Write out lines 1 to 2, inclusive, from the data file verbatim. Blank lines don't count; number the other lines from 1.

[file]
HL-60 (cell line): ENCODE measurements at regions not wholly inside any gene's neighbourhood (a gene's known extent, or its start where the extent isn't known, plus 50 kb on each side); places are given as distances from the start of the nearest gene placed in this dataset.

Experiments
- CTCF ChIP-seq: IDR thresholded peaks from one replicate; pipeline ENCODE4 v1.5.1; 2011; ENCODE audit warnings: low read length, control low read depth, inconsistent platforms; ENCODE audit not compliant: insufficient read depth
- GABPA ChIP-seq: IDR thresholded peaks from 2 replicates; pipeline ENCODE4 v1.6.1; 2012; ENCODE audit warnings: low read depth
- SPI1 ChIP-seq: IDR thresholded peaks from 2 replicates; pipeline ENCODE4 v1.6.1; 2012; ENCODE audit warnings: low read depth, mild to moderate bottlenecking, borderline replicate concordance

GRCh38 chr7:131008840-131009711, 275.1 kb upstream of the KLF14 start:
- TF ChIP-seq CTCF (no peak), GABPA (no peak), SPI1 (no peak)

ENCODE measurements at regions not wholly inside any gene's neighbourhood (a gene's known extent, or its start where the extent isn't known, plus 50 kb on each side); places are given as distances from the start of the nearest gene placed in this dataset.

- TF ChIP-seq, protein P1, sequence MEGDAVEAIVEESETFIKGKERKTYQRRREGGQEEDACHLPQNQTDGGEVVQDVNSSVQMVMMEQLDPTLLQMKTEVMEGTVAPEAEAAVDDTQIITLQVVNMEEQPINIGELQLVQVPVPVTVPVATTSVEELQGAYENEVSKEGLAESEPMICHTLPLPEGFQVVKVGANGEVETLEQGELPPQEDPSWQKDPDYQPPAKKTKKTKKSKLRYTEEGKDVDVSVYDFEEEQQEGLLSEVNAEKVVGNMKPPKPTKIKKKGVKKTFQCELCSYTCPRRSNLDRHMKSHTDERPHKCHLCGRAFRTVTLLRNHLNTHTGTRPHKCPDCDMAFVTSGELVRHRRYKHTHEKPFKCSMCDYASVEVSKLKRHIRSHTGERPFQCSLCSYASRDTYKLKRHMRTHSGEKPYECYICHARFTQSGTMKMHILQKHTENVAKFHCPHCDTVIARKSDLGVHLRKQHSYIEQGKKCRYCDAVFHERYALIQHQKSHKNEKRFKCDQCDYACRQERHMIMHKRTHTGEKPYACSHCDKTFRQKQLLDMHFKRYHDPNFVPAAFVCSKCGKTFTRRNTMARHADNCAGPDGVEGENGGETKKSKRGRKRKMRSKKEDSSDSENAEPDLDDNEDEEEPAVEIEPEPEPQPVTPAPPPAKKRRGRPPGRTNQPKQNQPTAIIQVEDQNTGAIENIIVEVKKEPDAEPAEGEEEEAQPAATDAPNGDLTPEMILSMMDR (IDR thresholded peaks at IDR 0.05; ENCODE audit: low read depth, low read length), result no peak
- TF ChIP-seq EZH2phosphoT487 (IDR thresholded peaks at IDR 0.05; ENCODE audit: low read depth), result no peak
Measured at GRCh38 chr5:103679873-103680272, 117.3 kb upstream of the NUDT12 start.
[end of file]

HL-60 (cell line): ENCODE measurements at regions not wholly inside any gene's neighbourhood (a gene's known extent, or its start where the extent isn't known, plus 50 kb on each side); places are given as distances from the start of the nearest gene placed in this dataset.

Experiments